Much of the debate over Question 2 on the November ballot centers on who, exactly, would get hit with a higher tax rate to boost funding for public schools.
The referendum question targets those who earn more than $200,000 a year. A substantial portion of them face the prospect of voters adding 3 percentage points to the tax rate for income over the $200,000 mark.
In effect, that income would be taxed at 10.15 percent, while the amount below $200,000 would be subject to the state’s current top tax rate, now at 7.15 percent.
Business groups opposing the proposal argue that it would hamper the state’s economy with the second-highest top marginal tax rate after California.
Supporters argue the increase for the state’s top earners would make the state’s tax code fairer and help fulfill the promise of a 2004 referendum for the state to fund 55 percent of all K-12 public education costs.
The ability to answer that question of who will pay has its limits, but a Bangor Daily News analysis of federal tax data found trends among the state’s top earners that help explain the state of the debate.
The map of who pays looks a lot like you’d expect.
Opponents of the question argue that wealthier southern Maine and coastal towns stand to unfairly benefit most from channeling more money through the state’s existing education funding formula. Proponents of the question have taken issue with that analysis, done by the Maine Education Association earlier this year to project state education distributions.
The analysis shows how 2016-2017 school funding would change if the state paid the full 55 percent of education costs. That move has a notable critic in former Education Commissioner Jim Rier, who helped overhaul the state’s school funding formula around 2005. He has argued the initiative would exacerbate existing inequities in school funding, with poorer communities such as Lewiston benefiting less from the money than towns like Cape Elizabeth and Portland.
The MEA, in a recent analysis by research director C.J. Betit, reasserted that a 2013 study found the state’s funding formula fair but not sufficiently funded.
The list of towns projected to gain the most education money in the 2016 analysis looks a lot like the list of towns that stand to pay the most under the new tax. You can probably guess those towns: Falmouth, Portland, Cape Elizabeth, Scarborough, Yarmouth and Bangor.
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Our analysis estimated more than half of the new revenue would come from tax filers in Cumberland County. Add in York and Penobscot counties, and you’ve got about three-fourths of it.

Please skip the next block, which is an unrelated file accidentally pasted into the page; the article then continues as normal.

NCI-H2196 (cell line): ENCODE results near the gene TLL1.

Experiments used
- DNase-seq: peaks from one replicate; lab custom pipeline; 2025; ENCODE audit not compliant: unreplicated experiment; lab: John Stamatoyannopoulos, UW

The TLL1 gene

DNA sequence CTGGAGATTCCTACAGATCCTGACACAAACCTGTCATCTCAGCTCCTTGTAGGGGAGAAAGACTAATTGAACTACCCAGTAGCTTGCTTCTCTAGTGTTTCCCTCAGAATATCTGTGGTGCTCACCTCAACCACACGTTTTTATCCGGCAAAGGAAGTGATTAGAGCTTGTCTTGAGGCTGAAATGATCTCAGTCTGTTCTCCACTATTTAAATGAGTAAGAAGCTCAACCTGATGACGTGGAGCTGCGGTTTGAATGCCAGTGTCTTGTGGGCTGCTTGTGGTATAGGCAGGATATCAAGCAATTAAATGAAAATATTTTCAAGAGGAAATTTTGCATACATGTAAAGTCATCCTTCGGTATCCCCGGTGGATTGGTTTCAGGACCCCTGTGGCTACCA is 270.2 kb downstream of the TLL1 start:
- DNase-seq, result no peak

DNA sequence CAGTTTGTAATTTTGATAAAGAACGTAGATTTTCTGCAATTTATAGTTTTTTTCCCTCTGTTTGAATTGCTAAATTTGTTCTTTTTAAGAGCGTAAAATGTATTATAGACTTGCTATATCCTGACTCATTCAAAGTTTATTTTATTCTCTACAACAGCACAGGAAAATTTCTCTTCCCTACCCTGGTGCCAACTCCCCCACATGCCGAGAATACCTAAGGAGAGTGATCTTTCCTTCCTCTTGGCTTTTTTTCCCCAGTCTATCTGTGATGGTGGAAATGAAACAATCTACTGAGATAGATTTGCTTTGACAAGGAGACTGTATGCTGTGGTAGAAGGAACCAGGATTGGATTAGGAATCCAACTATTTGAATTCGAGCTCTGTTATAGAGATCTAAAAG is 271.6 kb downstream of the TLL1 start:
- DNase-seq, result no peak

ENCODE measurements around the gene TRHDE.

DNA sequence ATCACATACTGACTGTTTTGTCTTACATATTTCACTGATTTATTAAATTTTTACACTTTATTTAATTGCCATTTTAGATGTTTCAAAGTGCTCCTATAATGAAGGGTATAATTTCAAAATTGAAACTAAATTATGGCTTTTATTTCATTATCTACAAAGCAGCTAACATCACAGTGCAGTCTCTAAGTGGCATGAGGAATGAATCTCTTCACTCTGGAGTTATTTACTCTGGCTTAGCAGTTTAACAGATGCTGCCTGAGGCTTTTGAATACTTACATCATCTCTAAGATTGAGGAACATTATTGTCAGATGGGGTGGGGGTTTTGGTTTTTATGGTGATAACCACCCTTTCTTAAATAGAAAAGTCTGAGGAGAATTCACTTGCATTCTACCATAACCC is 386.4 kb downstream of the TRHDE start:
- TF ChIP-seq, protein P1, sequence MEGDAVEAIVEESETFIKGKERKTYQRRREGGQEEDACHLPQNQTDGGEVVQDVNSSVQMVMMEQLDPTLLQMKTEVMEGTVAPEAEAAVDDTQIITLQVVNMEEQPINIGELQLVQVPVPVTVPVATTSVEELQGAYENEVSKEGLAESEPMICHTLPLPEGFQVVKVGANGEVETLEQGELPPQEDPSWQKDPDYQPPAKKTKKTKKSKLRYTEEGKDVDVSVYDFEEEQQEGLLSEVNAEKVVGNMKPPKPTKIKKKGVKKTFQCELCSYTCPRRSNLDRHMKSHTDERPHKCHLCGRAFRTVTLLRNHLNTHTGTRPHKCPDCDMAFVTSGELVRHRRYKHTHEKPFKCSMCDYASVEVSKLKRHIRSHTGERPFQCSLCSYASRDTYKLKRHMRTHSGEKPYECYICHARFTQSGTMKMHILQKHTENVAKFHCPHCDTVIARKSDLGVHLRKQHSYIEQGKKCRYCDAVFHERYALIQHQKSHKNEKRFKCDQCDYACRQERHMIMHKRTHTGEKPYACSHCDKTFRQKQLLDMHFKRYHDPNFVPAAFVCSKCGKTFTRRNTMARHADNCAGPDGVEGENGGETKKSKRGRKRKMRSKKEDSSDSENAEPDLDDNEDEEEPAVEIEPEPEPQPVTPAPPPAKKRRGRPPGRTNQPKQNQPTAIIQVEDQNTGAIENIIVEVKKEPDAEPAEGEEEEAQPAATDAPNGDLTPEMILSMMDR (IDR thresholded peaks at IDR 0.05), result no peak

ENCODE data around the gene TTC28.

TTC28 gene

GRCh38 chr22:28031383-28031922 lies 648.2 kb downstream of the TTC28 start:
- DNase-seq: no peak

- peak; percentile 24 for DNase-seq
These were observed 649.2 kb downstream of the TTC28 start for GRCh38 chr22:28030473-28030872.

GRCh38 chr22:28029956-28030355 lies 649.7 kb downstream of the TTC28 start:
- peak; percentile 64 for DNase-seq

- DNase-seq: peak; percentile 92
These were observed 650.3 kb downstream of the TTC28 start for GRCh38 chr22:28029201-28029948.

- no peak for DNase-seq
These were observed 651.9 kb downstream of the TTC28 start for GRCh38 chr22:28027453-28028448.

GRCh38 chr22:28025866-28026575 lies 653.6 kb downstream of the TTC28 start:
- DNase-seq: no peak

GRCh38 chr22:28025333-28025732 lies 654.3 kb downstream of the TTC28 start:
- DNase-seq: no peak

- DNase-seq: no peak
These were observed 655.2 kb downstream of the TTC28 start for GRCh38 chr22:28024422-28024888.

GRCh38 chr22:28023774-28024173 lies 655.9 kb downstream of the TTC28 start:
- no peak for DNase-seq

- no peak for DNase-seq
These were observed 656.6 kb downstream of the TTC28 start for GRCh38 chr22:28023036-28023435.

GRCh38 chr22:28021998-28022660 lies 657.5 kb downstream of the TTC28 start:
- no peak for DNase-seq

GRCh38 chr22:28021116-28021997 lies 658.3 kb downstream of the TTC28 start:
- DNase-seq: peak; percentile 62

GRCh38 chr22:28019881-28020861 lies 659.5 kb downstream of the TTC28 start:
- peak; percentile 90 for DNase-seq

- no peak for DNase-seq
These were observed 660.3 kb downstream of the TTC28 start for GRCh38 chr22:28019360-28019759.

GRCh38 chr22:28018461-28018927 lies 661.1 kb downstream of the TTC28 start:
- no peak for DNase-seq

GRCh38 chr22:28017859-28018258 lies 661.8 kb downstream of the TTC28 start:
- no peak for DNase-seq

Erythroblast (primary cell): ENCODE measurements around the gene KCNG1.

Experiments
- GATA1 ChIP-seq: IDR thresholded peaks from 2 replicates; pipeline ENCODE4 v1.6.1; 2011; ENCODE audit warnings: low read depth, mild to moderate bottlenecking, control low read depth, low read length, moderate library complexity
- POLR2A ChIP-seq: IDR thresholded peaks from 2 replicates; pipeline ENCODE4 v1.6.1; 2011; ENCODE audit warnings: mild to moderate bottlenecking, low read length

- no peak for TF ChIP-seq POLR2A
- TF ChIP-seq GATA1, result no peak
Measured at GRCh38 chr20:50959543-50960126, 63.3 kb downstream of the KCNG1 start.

It’s tough to nail down how much Question 2 would raise, but at least 16,000 Maine filers stand to feel the tax hike.
Our analysis is based on the latest federal tax statistics of adjusted gross income, which is all income minus certain categories of deductions, not including personal exemptions and itemized deductions.
We used those statistics from the IRS because they drill down to the ZIP code level, illustrating the general contours of Maine income. But they don’t reflect state-level taxable income, leaving inexact the estimate of how many people reported state income above $200,000.
The number of filers surpassing that threshold has likely risen from the 2014 data, as federal estimates of personal income in Maine jumped sharply in 2015, up $1.1 billion. For that reason, modeling the tax increase using the federal data falls short of state projections.
Al DiMillo, a retired corporate tax director and CPA who submitted to the Bangor Daily News an analysis opposing Question 2, said the federal data are “not perfect” for sizing up the impact of any new state-level income tax, but it’s the most detailed source of information available outside of Maine Revenue Services, which has not provided that level of geographic detail.
But based on the 2014 federal data, the increase comes in at a much lower estimate of $107 million, from around 17,000 filers.
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DiMillo said he estimates the number of affected filers would be closer to 20,000 by 2017, reflecting a subset of the 25,000 who reported state adjusted gross income of more than $200,000 to the state in 2014. DiMillo did not review the details of the BDN’s analysis.
If Question 2 passes, the additional tax money would go into a new education fund that lawmakers could tap, after setting allocations from the General Fund, to fully cover 55 percent of the total K-12 costs.
Whether future legislatures find a way to circumvent that funding promise is another question.